john feeney


19 Apr 2013
Juilliard Journal Review
Another review of the first disc.

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A (Mostly) Forgotten Composer and Violin Duos, With Grit and CreamBy BRUCE HODGESApril 2010

Dragonetti’s New Academy. Chamber Music of Domenico Dragonetti. John Feeney, double bass; Loma Mar Quartet. (DNA2009)

Born seven years before Beethoven, Domenico Dragonetti (1763-1846) was a bona fide double-bass virtuoso, who at age 13 became principal bassist at the Opera Buffa in Venice. With this outstanding and subtle recording—performed on period instruments—John Feeney, who holds bachelor’s and master’s degrees from Juilliard, shows a sampling of Dragonetti’s work that reveals a talented composer perhaps neglected by time. In the 1990s, while working with Sir Roger Norrington and the London Classical Players, Feeney unearthed four works (a quartet and three quintets) in the British Museum, and these first recordings are the result. The exemplary sound quality is courtesy of Adam Abeshouse, who has done a beautiful job capturing the muted, sinewy qualities of the instruments in the clear acoustic of the American Academy of Arts and Letters.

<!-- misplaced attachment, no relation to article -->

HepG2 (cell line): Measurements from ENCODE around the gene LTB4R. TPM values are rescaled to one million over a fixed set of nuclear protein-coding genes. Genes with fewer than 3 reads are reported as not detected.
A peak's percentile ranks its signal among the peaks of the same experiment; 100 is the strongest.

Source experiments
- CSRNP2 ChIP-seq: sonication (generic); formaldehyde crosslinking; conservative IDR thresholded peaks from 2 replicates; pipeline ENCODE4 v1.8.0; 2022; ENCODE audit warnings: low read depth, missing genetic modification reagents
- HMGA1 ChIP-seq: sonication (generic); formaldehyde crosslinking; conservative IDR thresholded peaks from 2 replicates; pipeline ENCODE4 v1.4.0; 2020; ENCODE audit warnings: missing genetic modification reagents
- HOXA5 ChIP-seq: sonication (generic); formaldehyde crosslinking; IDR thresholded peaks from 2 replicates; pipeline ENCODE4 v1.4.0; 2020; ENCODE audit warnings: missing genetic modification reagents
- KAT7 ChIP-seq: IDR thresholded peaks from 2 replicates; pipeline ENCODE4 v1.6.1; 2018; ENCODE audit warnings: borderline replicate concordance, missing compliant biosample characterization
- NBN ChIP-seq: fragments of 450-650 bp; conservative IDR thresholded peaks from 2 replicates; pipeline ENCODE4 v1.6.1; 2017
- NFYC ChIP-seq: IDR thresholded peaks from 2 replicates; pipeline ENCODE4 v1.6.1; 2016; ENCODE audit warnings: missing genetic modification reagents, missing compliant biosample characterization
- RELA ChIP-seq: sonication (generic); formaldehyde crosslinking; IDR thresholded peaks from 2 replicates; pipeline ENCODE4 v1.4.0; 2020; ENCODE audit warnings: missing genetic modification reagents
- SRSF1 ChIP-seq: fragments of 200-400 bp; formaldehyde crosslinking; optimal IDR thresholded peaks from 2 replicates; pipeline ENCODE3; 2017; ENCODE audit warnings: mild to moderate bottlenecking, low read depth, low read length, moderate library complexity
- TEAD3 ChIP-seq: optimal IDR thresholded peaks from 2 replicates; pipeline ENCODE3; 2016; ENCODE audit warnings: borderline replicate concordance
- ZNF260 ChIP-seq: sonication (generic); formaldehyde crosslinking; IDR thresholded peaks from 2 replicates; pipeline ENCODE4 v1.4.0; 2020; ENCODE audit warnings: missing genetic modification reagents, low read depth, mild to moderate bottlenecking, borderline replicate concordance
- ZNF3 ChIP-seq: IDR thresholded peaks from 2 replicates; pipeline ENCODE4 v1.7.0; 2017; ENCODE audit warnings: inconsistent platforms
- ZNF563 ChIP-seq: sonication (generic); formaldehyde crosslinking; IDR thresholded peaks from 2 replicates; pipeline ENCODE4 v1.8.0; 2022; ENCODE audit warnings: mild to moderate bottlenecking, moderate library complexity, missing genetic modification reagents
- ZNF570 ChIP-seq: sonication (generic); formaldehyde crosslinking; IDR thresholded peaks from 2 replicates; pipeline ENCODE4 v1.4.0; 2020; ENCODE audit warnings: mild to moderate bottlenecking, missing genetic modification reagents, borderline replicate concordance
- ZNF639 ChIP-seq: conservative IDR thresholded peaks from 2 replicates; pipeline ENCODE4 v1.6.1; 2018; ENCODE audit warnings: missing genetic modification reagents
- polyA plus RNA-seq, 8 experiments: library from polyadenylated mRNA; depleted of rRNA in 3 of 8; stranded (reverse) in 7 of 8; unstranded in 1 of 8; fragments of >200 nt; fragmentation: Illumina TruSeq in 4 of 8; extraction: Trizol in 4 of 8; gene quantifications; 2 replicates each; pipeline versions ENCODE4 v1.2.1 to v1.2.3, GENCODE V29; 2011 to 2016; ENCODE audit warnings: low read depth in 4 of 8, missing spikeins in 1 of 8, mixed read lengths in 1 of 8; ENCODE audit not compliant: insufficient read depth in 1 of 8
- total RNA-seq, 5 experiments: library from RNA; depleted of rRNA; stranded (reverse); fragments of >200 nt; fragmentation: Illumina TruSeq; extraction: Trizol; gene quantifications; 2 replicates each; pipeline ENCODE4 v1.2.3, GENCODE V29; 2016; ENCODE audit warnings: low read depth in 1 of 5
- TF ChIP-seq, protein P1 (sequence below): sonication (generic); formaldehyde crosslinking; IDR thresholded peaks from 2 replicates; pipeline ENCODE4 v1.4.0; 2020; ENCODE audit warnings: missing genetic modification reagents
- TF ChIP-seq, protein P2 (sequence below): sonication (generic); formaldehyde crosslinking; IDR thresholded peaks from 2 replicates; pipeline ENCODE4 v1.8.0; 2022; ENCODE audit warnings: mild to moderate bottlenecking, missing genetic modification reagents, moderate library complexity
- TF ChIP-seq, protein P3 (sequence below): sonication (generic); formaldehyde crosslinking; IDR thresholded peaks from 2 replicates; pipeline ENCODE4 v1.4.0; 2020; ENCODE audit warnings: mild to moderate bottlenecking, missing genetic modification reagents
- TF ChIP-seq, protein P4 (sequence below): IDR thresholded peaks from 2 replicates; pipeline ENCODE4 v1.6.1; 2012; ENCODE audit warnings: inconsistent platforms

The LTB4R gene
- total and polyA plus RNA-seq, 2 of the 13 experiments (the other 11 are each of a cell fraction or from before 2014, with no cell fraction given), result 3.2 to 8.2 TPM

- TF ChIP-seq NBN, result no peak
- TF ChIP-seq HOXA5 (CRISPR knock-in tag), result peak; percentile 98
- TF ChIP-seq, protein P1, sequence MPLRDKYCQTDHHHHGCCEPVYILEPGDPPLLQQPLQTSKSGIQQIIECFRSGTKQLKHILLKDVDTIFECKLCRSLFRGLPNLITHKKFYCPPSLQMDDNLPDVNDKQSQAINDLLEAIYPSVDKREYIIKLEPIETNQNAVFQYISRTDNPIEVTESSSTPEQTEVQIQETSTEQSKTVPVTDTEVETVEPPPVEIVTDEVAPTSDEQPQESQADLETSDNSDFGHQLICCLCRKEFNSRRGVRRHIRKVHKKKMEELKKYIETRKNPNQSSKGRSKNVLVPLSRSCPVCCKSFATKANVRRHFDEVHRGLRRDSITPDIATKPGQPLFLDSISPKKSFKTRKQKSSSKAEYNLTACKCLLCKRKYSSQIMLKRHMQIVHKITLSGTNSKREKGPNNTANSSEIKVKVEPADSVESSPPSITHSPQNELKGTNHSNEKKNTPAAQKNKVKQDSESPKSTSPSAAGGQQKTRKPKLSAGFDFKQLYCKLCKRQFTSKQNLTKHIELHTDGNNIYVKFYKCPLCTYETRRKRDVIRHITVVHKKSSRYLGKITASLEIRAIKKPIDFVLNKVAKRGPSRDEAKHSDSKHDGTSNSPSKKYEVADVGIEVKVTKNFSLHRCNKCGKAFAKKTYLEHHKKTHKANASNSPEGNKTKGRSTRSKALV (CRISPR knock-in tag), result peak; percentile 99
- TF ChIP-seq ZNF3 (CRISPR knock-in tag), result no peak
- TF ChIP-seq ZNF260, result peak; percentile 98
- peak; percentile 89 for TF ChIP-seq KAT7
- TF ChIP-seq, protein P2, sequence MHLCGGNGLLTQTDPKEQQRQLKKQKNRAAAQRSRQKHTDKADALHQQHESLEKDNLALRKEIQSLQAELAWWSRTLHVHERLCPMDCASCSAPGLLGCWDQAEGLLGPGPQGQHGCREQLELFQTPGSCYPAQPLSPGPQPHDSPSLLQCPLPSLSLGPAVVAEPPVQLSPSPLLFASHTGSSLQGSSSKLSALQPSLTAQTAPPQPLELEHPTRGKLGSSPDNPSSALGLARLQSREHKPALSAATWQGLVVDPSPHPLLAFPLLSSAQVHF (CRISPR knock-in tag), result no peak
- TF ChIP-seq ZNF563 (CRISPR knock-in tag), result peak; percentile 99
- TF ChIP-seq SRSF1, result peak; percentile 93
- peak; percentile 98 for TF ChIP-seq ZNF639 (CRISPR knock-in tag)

The exuberant, two-movement Quintet No.18 begins with a brief Andante, followed by an Allegro with a catchy motif resembling a hunting call. Feeney’s sprightly treatment of the theme will be difficult to get out of your head. The Loma Mar Quartet follows with the Quartet No. 1, in five brief movements including a particularly charming Viennese waltz as a Presto, and seductive violin writing throughout. The musicians (Krista Bennion Feeney and Anca Nicolau, violins; Joanna Hood, viola; and Juilliard alum Myron Lutzke, cello) imbue every bar with graceful energy—even a bit of humor.

Feeney returns to join them in the elegant Quintet No. 31 (with Gregor Kitzis on viola), and here the double bass briefly steps aside, allowing the first violin to take center stage, especially in the galloping second movement. The opening of Quintet No. 13 that concludes the program is in haunting contrast—somber and slightly mournful. But soon Feeney plunges into the challenging final Allegro with gusto, displaying some of his most impressive playing of the entire disc.



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